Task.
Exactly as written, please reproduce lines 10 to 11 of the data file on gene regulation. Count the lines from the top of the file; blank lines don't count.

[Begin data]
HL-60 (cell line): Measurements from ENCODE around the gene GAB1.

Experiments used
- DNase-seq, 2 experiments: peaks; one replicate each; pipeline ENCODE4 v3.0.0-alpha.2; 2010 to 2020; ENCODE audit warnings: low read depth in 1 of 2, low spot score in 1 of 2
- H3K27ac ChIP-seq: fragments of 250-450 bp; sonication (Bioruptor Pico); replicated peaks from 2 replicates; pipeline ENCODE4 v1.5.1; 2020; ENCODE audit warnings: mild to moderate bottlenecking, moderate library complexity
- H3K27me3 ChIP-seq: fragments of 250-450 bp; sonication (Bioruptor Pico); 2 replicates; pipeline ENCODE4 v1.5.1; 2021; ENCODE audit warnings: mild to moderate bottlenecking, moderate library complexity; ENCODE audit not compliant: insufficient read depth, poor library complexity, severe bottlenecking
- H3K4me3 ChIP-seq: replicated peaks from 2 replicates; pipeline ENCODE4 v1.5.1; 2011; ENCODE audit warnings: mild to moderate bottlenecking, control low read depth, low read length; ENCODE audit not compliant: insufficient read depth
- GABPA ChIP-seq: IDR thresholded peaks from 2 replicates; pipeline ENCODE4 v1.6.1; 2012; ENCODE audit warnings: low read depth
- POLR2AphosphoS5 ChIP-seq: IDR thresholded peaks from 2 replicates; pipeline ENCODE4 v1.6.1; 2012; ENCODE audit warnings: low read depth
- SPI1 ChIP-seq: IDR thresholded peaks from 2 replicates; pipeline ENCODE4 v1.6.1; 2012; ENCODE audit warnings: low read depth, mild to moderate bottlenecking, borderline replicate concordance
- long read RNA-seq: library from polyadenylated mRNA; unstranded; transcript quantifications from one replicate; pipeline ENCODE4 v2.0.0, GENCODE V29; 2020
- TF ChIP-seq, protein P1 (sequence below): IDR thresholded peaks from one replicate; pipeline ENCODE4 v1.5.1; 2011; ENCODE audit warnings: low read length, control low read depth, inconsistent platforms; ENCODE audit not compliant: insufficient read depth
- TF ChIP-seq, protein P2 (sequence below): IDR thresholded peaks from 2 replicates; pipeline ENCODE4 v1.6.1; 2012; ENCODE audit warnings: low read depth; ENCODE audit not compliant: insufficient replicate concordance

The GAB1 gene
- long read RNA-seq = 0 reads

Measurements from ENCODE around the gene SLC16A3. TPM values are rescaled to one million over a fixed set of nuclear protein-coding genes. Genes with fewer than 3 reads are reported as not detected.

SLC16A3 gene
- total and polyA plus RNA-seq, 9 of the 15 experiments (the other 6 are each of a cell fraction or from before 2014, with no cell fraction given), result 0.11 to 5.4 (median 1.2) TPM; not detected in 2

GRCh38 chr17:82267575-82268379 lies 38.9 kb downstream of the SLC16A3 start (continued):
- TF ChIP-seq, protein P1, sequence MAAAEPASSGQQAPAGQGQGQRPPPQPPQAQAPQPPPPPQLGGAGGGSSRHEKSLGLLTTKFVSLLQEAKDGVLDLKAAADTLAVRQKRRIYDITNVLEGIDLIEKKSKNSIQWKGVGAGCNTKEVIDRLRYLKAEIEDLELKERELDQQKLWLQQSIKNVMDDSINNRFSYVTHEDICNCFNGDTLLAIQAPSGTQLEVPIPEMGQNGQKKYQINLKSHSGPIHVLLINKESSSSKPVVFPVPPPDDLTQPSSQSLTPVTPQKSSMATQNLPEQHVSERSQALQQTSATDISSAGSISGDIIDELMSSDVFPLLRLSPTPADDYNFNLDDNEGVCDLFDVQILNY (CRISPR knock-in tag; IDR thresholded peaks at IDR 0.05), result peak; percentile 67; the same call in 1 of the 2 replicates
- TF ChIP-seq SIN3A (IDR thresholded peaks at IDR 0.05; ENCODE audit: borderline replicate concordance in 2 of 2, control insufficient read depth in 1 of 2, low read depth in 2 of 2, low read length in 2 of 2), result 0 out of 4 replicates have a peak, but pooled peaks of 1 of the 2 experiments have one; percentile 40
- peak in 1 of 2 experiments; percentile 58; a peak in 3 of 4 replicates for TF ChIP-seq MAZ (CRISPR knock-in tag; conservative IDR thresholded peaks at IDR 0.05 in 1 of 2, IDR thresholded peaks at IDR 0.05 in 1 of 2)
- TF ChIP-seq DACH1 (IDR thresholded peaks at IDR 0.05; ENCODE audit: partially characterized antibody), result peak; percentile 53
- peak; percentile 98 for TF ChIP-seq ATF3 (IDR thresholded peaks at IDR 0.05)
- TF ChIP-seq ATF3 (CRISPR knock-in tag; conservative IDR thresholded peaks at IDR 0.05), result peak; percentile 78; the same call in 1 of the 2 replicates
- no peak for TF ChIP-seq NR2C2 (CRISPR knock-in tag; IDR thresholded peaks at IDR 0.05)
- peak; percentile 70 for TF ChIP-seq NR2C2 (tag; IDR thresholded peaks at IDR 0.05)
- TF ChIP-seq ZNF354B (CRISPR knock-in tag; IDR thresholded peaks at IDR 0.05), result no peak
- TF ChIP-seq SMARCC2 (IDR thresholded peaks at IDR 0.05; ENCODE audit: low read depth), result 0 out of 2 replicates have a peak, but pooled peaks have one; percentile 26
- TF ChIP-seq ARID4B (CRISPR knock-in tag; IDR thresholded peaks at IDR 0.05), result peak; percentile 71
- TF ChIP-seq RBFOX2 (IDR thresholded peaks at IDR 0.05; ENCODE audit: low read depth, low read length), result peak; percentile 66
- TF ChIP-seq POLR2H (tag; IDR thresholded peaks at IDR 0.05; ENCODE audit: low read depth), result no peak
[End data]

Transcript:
- long read RNA-seq: library from polyadenylated mRNA; unstranded; transcript quantifications from one replicate; pipeline ENCODE4 v2.0.0, GENCODE V29; 2020
- TF ChIP-seq, protein P1 (sequence below): IDR thresholded peaks from one replicate; pipeline ENCODE4 v1.5.1; 2011; ENCODE audit warnings: low read length, control low read depth, inconsistent platforms; ENCODE audit not compliant: insufficient read depth